The question this dilatory approach raises is whether the workers and peasants can be so easily placated. The Maoists in Peking have consistently argued that the “evil winds” of economism have been fanned by the “handful of Party power-holders taking the capitalist road.” Yet there can be few in China who accept that explanation, for it is clear to all that whatever “power-holders taking the capitalist road” existed in the past, they have long since been eliminated. They also know that the instigators of economism, at least at this point, are the people themselves. Their demands, they feel, are justified. And, although Peking may have bought time by promising reforms, how much time is a nagging uncertainty.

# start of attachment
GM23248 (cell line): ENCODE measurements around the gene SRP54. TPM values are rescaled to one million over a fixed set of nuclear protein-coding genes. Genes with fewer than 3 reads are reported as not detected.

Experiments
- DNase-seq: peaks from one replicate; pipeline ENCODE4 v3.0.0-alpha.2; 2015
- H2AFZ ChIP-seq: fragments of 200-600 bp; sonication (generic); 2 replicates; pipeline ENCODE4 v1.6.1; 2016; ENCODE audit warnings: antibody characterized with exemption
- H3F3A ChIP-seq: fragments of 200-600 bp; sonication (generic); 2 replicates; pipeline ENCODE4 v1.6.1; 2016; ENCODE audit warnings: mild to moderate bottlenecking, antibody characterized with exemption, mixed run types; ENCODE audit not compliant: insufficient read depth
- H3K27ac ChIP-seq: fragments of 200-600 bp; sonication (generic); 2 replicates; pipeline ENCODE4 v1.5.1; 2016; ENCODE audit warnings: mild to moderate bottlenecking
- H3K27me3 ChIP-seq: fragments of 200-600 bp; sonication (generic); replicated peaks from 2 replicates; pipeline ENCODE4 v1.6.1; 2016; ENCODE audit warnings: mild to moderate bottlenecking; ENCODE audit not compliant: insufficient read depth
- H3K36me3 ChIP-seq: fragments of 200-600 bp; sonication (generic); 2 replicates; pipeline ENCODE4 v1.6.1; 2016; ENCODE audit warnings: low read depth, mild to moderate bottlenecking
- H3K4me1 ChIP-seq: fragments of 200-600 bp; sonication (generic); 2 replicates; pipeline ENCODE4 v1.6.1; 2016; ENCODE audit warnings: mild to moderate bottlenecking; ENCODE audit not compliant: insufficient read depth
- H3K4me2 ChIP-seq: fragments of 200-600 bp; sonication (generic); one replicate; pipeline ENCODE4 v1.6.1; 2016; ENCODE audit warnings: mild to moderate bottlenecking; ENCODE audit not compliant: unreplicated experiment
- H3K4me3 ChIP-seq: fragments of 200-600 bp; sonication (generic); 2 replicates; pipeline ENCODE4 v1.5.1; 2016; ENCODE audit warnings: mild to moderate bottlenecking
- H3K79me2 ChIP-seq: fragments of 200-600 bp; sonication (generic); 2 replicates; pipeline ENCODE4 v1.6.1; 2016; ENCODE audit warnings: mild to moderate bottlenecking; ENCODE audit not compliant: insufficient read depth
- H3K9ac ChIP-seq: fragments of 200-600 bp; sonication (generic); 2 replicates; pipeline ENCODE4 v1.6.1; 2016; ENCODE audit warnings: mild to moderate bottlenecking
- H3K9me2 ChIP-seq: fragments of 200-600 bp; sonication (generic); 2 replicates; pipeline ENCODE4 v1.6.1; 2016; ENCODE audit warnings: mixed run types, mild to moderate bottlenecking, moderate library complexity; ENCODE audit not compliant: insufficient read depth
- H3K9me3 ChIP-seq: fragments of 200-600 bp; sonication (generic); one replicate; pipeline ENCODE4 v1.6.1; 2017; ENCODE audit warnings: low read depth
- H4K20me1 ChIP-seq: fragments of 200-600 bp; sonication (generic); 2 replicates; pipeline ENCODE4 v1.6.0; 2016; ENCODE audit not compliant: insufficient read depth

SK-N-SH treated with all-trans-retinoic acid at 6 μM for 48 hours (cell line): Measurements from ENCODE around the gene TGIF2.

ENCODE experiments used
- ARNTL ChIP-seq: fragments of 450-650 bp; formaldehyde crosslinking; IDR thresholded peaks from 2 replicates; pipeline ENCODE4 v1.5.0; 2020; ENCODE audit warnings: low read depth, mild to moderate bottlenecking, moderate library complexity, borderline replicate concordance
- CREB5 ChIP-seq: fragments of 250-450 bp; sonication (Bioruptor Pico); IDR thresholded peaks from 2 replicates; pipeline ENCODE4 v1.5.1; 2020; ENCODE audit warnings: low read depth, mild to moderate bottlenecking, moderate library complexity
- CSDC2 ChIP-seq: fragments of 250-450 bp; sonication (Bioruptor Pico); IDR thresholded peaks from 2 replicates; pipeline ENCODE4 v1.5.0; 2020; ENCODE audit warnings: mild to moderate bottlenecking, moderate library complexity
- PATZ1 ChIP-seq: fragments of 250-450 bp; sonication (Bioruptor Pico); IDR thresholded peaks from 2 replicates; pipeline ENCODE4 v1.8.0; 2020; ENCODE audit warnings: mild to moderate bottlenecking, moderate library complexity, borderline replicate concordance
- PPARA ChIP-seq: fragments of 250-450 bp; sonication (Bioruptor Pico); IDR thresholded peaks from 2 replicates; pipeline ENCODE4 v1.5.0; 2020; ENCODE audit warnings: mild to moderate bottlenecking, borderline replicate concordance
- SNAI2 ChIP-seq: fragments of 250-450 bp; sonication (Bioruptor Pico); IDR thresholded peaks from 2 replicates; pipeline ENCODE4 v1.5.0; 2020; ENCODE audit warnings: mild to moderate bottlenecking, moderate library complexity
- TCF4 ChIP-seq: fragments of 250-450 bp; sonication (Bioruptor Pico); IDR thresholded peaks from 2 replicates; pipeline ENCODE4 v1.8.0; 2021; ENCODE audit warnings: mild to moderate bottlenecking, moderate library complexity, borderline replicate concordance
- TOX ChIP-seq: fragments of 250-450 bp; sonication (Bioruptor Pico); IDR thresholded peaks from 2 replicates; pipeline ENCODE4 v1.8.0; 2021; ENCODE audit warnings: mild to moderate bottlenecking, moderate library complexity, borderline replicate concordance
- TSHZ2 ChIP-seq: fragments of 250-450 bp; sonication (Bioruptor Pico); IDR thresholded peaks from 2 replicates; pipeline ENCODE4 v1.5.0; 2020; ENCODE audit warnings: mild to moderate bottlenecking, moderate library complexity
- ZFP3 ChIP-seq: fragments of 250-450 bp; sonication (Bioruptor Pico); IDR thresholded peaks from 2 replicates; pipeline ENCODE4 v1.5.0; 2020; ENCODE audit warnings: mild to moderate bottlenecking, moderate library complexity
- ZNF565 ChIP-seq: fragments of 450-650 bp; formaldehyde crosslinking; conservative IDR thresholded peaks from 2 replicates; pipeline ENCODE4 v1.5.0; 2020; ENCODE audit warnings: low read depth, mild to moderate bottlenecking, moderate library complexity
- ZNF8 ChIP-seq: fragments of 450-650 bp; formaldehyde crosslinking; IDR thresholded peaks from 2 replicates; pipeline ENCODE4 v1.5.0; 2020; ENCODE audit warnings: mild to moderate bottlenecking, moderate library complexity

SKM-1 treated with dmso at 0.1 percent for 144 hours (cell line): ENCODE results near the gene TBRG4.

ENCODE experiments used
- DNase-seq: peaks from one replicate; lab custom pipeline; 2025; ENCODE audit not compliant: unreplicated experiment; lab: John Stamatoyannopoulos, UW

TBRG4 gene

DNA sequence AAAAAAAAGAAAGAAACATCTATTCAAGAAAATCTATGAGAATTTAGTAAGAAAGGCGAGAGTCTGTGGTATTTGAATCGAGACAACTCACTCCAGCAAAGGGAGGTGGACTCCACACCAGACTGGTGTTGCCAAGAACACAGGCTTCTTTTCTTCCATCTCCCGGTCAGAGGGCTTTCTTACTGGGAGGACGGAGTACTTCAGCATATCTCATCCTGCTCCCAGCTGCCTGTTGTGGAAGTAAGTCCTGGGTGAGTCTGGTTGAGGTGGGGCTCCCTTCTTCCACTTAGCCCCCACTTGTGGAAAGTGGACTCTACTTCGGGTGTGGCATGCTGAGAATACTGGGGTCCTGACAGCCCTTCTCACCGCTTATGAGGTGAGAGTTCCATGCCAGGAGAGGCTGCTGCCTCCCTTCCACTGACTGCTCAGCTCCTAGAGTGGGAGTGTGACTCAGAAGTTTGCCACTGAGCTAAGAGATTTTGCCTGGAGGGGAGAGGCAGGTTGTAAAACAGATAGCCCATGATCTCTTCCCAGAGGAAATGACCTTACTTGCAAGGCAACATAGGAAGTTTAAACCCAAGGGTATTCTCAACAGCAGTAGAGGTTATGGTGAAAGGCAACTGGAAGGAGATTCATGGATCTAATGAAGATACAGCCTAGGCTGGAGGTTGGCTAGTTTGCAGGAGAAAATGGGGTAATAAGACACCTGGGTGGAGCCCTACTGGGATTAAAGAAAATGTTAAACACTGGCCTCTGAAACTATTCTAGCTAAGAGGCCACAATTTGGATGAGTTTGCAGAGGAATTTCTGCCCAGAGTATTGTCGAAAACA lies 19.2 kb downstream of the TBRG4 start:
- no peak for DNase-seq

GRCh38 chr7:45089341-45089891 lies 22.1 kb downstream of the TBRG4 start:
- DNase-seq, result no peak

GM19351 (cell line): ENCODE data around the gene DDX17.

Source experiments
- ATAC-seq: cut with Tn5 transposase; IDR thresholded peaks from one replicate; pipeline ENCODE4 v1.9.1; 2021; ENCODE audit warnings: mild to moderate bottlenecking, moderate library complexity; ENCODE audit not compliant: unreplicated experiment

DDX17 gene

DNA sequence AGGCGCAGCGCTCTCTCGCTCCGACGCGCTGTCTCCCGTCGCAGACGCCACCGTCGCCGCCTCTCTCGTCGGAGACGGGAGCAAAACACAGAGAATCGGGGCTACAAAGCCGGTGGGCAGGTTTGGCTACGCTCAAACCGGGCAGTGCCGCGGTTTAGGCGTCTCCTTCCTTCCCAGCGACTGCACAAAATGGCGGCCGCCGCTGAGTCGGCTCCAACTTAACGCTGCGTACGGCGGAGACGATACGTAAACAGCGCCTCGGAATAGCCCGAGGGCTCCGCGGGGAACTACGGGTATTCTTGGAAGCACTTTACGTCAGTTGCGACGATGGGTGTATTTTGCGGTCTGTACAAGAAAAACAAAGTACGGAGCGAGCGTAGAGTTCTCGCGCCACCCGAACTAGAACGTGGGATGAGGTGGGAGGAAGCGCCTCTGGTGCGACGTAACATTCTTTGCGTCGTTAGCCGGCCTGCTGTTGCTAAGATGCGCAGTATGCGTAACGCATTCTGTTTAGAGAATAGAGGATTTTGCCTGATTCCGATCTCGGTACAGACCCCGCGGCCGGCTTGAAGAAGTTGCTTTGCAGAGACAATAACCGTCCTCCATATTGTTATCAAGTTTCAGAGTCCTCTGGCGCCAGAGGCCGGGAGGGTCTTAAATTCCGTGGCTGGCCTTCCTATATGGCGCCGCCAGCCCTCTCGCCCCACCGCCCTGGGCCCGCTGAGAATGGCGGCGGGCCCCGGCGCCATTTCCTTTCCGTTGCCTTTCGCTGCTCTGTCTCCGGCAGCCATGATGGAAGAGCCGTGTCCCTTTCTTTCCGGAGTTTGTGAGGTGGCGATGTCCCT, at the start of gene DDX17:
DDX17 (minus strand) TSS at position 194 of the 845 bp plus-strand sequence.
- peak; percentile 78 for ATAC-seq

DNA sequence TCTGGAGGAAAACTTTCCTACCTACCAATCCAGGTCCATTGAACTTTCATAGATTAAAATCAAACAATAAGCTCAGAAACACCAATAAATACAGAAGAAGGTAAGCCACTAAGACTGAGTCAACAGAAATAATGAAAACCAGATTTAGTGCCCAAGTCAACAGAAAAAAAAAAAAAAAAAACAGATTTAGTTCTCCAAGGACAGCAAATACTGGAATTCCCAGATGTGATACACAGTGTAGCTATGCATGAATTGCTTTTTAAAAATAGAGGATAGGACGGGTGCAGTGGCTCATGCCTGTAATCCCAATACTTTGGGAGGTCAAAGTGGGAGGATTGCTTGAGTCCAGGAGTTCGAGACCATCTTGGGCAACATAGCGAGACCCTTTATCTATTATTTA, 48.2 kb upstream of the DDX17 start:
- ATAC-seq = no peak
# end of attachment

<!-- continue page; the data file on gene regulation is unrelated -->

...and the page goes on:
In some areas the workers have adopted a wait-and-see attitude toward the leadership’s promise. They have left their production posts and are now engaging in commodity speculation or simply whiling away their hours playing poker or MahJongg, either at home or in the numerous gambling parlors that have cropped up. When challenged about leaving their assigned jobs, the workers reply with clever excuses. “We are not yet clear,” a typical response runs, “whether we are producing for the proletarian headquarters [Mao’s side] or the bourgeois headquarters. We will not, therefore, take part in production.” Others, when accused of playing poker and chess late into the night and thus being too tired to work the following day, defend themselves by saying: “We are rebelling against the old factory regulations and shall do things the way we want.” The Maoists, of course, are not deceived by such arguments. Yet the workers, being China’s and Chairman Mao’s much-exalted proletariat, are not so easily dealt with. It is, the workers can rightly claim, the Great Proletarian Cultural Revolution.